An "osier-isle" or willow island in the Thames near Shepperton, in the evening. When Meredith and his first wife Marie Ellen were still together, they were living in Vine Cottage in Lower Halliford, close to the river here. In one of his finest poems, Sonnet XLVII in "Modern Love," he records an autumn walk along the bank when the swallows were "gathering in the sky" and singing in an island across the water. The couple's relationship has been agonizingly difficult. "But in the largeness of the evening earth," he says, they found a moment of harmony: "Our spirits grew as we went side by side." It was not so much that they related to each other again, but that they both related to the moment: "The hour became her husband and my bride." Still, he feels, the moment was granted by "Love," which had taken so much from them, but now "blessed [their] dearth" by bestowing this precious moment on them. Uplifting as well as unbearably poignant, this is Meredith at his best.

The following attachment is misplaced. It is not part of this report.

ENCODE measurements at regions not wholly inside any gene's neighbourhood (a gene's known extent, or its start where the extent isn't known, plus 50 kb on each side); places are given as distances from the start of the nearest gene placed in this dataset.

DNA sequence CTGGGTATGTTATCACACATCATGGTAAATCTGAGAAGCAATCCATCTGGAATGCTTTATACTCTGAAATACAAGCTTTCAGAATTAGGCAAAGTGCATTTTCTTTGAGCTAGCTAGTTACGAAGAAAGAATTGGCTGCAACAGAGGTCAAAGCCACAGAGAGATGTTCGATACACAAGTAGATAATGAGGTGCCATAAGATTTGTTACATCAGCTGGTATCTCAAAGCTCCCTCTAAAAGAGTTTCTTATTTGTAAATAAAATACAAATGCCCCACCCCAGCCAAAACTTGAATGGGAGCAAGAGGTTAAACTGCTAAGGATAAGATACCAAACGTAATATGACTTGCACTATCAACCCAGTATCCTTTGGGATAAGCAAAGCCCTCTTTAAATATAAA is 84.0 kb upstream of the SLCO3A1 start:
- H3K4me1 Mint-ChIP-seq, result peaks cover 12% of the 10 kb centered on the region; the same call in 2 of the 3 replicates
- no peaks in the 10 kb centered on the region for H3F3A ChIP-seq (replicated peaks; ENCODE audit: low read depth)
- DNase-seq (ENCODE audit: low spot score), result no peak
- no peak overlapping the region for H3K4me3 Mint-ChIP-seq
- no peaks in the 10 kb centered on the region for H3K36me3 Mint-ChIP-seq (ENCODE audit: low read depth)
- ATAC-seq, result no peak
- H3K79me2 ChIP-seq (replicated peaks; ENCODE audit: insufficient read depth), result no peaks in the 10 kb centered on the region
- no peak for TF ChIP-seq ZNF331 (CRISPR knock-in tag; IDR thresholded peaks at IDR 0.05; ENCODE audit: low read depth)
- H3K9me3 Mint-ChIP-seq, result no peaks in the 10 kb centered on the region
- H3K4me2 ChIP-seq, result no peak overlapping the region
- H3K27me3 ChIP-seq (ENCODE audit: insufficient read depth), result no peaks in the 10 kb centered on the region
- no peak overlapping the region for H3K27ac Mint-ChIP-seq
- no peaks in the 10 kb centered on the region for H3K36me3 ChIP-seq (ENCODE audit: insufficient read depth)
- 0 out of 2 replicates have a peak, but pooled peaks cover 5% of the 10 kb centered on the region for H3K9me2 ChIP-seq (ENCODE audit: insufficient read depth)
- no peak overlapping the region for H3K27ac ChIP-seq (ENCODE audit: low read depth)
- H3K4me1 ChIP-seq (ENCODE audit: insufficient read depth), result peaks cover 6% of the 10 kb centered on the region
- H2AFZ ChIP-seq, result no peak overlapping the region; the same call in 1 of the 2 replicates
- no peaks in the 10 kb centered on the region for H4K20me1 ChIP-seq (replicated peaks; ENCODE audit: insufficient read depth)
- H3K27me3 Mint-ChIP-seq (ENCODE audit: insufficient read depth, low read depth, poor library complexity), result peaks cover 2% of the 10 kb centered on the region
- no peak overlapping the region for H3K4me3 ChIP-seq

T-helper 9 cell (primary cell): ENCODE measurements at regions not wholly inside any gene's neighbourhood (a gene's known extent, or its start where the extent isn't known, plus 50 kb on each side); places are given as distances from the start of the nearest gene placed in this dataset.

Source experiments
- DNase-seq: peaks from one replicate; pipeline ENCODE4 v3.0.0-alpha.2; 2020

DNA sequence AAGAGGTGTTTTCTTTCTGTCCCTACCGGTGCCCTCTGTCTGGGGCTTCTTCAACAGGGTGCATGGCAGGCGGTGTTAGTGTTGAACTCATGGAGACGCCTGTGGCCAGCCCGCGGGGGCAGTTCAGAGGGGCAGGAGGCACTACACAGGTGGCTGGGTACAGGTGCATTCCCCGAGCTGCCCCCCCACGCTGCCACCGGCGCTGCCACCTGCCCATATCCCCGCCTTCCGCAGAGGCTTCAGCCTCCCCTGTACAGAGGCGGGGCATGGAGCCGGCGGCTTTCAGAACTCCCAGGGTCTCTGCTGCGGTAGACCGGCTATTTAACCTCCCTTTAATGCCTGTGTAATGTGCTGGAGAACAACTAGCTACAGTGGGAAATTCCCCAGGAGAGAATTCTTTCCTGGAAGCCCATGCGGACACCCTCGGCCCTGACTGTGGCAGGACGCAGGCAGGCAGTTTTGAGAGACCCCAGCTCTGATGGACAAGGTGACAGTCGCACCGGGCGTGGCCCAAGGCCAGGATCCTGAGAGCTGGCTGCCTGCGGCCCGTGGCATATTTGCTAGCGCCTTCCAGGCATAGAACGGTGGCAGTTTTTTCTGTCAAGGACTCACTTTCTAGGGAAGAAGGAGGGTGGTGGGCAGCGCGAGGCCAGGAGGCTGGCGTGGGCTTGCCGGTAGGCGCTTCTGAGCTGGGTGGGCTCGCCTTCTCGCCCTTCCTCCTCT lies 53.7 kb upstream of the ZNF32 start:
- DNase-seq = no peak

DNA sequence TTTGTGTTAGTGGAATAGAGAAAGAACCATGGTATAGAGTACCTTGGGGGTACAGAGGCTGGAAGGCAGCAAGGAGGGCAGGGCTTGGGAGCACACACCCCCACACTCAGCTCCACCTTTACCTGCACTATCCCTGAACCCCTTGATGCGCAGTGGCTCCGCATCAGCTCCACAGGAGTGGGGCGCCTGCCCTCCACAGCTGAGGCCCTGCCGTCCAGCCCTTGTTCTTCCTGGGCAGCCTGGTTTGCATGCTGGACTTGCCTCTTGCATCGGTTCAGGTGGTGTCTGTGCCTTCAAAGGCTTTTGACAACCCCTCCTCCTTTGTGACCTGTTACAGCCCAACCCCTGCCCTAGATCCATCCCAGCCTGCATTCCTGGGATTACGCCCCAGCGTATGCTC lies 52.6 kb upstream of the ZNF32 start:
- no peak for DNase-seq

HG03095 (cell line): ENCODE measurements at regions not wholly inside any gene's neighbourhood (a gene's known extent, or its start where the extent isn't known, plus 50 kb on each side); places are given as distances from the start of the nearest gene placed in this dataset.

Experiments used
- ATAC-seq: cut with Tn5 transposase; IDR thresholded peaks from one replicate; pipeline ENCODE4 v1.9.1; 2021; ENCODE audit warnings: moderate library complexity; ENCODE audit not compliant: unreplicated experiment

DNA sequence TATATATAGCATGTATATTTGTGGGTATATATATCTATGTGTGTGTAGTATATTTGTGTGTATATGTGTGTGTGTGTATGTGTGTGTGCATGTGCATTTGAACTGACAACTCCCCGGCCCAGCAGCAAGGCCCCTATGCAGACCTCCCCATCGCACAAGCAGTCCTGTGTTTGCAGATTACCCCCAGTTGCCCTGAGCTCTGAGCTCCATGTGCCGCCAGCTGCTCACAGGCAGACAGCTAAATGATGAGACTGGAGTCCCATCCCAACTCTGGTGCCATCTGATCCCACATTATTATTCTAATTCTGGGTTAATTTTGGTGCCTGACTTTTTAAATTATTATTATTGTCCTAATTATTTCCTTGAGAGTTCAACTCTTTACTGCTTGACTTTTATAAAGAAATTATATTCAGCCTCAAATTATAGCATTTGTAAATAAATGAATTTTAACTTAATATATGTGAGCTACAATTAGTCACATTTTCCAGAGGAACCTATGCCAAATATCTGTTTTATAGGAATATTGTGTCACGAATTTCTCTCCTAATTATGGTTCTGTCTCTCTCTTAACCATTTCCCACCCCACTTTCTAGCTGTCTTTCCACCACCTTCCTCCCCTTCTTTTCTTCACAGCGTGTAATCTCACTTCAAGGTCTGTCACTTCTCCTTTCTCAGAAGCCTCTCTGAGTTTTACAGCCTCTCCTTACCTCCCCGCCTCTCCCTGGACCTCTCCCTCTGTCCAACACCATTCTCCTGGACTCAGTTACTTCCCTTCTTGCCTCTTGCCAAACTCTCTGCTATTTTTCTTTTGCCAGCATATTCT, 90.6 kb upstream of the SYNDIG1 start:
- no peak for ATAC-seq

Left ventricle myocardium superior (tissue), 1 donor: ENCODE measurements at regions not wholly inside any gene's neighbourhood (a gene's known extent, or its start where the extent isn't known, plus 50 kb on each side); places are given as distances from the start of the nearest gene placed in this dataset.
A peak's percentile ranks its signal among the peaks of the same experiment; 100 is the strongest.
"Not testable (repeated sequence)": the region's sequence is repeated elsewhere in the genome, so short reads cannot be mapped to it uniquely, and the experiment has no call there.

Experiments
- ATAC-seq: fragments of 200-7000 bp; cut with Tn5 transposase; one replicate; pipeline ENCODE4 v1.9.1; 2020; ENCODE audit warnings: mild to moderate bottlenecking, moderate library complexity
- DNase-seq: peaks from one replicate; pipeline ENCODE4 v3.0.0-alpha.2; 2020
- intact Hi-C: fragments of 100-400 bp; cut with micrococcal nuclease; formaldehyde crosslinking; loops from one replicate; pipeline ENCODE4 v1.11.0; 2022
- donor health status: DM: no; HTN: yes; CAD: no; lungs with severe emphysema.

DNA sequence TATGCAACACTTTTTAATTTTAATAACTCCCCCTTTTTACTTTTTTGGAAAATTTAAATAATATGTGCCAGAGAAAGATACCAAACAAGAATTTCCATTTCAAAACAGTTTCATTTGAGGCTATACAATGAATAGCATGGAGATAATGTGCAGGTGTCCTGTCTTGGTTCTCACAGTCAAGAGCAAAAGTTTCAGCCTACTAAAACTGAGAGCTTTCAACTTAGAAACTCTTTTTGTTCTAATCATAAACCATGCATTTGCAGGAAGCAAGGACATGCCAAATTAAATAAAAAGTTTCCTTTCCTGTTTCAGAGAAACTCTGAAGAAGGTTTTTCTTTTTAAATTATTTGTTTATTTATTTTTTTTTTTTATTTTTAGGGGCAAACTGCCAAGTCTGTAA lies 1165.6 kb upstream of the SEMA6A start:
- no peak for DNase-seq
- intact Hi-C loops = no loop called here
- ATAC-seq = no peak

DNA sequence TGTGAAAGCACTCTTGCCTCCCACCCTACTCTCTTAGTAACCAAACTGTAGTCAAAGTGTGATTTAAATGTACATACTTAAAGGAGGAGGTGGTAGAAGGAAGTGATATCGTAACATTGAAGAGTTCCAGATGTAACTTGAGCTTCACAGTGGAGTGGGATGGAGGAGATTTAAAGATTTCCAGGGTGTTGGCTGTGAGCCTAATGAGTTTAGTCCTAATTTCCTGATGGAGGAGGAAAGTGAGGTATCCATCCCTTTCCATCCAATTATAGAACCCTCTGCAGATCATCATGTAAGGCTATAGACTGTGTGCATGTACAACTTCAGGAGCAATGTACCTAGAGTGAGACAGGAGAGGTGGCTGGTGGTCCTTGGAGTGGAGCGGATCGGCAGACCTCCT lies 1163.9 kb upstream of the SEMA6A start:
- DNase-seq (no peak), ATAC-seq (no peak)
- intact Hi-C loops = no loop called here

Photograph and text by Jacqueline Banerjee. You may use the image without prior permission for any scholarly or educational purpose as long as you (1) credit the photographer and (2) link your document to this URL in a web document or cite it in a print one. [Click on the image for a larger picture.]


Meredith, George. Poems, Vol. I. Memorial Edition, Vol. XXiV. New York: Scribner's, 1910 (the sonnet is on p. 227). Internet Archive. Web. 5 May 2013.

Last modified 5 May 2013